Reflejos
"Whoever does not move among works of art as if among dangerous animals does not know among what he moves." - Nicolás Gómez Dávila
poboh:

A girl reading in a hammock, Robert Archibalt Graafland. Dutch (1875 - 1940)

poboh:

A girl reading in a hammock, Robert Archibalt Graafland. Dutch (1875 - 1940)

poboh:

 Joaquin Sorolla y Bastida, Spanish Realist, Impressionist Painter (1863 - 1923) Siesta in the Garden, 1904. 

poboh:

 Joaquin Sorolla y Bastida, Spanish Realist, Impressionist Painter (1863 - 1923) Siesta in the Garden, 1904. 

poboh:

Young Woman at Hammock, Henri Lebasque. French (1865 - 1937)

poboh:

Young Woman at Hammock, Henri Lebasque. French (1865 - 1937)

poboh:

Irving Ramsey Wiles.  American (1861–1948)

poboh:

Irving Ramsey Wiles. American (1861–1948)

cavetocanvas:

Theodor Kittelsen, Self Portrait

cavetocanvas:

Theodor Kittelsen, Self Portrait

artgalleryofontario:

The Hammock, 1880 James Tissot (French) Print, etching and drypoint on laid paper, 27.8 x 18.4 cm Gift of Allan and Sondra Gotlieb, 1994

artgalleryofontario:

The Hammock, 1880
James Tissot (French)
Print, etching and drypoint on laid paper, 27.8 x 18.4 cm
Gift of Allan and Sondra Gotlieb, 1994

Wendell Berry - The peace of wild things
When despair grows in me
and I wake in the middle of the night at the least sound
in fear of what my life and my children's lives may be,
I go and lie down where the wood drake
rests in his beauty on the water, and the great heron feeds.
I come into the peace of wild things
who do not tax their lives with forethought
of grief. I come into the presence of still water.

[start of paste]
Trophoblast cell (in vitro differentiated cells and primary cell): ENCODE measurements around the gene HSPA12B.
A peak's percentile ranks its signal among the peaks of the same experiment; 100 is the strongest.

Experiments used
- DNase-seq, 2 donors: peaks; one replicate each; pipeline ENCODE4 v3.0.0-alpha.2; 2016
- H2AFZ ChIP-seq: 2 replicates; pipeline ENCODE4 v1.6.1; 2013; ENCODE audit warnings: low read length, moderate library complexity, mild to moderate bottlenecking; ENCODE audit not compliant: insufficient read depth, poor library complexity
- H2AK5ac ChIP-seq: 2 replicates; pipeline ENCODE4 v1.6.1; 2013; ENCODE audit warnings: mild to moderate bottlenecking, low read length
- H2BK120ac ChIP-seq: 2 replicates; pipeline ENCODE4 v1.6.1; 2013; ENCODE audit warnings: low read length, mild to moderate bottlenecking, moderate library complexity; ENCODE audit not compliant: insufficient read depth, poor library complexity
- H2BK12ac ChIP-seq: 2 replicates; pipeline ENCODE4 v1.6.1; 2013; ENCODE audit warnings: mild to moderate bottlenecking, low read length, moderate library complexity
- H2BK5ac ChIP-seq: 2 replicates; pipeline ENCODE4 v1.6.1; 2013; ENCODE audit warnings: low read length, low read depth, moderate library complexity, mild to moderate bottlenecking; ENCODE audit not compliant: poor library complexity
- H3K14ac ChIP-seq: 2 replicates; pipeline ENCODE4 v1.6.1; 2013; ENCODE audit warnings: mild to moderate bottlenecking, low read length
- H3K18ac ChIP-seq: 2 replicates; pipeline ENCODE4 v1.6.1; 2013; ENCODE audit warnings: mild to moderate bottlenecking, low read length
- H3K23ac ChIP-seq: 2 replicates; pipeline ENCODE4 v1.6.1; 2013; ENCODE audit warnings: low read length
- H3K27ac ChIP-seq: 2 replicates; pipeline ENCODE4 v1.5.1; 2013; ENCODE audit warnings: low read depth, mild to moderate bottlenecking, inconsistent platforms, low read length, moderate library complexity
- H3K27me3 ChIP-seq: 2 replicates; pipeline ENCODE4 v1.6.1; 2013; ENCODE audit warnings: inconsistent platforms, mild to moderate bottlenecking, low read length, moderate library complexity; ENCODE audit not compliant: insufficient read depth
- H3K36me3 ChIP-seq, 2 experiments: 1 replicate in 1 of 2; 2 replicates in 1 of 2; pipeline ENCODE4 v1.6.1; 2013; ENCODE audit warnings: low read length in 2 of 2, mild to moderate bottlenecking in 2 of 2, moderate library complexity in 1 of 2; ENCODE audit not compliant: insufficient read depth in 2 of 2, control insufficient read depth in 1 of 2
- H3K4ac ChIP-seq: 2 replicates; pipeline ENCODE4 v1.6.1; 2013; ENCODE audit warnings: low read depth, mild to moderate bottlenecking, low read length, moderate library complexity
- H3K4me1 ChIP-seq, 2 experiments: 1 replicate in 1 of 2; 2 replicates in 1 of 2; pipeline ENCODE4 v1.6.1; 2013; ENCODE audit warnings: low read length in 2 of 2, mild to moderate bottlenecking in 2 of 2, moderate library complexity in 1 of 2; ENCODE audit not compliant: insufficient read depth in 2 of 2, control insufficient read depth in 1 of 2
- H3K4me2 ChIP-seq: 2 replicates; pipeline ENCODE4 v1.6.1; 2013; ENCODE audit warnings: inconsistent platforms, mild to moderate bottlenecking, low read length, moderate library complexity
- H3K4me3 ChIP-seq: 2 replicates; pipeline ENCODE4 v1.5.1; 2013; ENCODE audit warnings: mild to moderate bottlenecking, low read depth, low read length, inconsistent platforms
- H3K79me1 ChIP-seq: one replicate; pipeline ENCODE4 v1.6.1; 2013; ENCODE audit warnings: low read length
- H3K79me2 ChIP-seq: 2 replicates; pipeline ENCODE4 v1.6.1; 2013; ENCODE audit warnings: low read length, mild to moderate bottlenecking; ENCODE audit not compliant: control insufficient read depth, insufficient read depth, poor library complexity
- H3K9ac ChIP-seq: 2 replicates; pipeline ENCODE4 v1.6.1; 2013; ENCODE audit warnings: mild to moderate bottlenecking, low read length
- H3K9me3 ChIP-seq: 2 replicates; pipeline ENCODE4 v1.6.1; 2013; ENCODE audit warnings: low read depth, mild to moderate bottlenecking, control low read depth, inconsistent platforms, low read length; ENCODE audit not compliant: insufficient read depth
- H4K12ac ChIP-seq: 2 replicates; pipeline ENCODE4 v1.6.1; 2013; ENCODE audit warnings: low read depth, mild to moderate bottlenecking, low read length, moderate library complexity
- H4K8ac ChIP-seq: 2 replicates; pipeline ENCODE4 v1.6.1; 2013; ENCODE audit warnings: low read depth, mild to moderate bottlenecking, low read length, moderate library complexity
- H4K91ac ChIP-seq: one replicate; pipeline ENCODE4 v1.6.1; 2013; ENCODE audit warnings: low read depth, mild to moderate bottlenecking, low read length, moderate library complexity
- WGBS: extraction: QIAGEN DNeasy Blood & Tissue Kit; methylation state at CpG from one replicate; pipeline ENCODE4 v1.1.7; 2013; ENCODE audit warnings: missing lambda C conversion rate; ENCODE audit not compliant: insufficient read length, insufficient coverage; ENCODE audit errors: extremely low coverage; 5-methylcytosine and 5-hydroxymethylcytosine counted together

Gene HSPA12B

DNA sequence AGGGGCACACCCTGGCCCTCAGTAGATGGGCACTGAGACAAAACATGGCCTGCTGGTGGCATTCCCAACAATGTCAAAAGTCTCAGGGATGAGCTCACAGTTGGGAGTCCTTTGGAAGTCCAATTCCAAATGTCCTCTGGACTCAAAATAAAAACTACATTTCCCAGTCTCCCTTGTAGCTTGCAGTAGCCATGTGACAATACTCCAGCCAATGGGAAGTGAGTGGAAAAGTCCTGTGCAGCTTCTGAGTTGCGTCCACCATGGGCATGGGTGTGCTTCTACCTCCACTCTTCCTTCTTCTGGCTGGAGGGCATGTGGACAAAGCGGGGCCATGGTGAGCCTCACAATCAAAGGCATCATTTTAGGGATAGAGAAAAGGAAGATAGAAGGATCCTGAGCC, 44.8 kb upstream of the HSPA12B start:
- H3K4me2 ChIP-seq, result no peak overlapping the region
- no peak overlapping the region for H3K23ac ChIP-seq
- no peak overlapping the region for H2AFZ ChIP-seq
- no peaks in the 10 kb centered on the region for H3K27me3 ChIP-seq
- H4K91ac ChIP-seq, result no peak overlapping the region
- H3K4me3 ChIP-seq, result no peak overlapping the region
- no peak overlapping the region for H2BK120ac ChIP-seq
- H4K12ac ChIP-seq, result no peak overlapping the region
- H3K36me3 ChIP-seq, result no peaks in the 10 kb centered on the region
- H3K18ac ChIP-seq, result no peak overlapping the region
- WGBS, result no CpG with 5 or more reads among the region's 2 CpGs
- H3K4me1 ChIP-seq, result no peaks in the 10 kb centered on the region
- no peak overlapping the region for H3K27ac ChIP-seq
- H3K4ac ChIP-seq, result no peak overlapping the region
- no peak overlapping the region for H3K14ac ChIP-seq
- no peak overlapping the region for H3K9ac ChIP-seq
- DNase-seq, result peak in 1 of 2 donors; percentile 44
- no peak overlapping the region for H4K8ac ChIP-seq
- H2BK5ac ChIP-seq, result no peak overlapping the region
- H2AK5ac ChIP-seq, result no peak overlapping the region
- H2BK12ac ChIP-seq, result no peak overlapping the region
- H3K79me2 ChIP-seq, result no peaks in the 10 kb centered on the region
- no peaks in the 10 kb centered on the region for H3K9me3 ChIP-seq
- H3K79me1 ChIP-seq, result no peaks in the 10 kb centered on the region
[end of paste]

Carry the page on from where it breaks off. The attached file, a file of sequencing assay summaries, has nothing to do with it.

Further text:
And I feel above me the day-blind stars
waiting for their light. For a time
I rest in the grace of the world, and am free.

“Can you say,” I once inquired of a sixty-year-old cloistered nun who had lived (vibrantly, it seemed) from the age of nineteen in her monastery cell, “what the core of contemplative life is?”

“Leisure,” she said without hesitation, her china blue eyes cheerfully steady on me. I suppose I expected her to say, “Prayer.” Or maybe “The search for God.” Or “Inner peace.” Inner peace would have been good. One of the big-ticket items of spirituality.

She saw I didn’t see.

“It takes time to do this,” she said finally.

Her “this” being the kind of work that requires abdication from time’s industrial purpose (doing things, getting things). By choosing leisure she had bid farewell to the fevered enterprise of getting-and-spending whereby, as the poet said, we lay waste our powers.

—  

Patricia HamplBlue Arabesque: A Search for the Sublime

(via wesleyhill)

alongtimealone:

Henri Lebasque (French, 1865-1937)  
Young Woman on a Hammock, 1923
(by *Huismus)

alongtimealone:

Henri Lebasque (French, 1865-1937)  

Young Woman on a Hammock, 1923

(by *Huismus)

Matisse.

Matisse.

Henri Matisse - Woman in a Purple Coat, 1937, in situ at the Houston Museum of Fine Arts
The artist was born on Dec. 31, 1869, the son of a grain merchant in Le Cateau in Picardy. The law had been chosen as his profession, and it took some persuasion over parental objections for Matisse to begin the art studies he yearned for. In Paris he studied under Gustave Moreau, and from 1893 to 1896 he produced sober still lifes and other quiet pictures influenced by Chardin and Corot. He copied old masters in the Louvre, earning his way through his schooling. In later years, telling about it, he said, “One must learn to walk firmly on the ground before one tries the tightrope.” - NY Times Obituary

Henri Matisse - Woman in a Purple Coat, 1937, in situ at the Houston Museum of Fine Arts

The artist was born on Dec. 31, 1869, the son of a grain merchant in Le Cateau in Picardy. The law had been chosen as his profession, and it took some persuasion over parental objections for Matisse to begin the art studies he yearned for. In Paris he studied under Gustave Moreau, and from 1893 to 1896 he produced sober still lifes and other quiet pictures influenced by Chardin and Corot. He copied old masters in the Louvre, earning his way through his schooling. In later years, telling about it, he said, “One must learn to walk firmly on the ground before one tries the tightrope.” - NY Times Obituary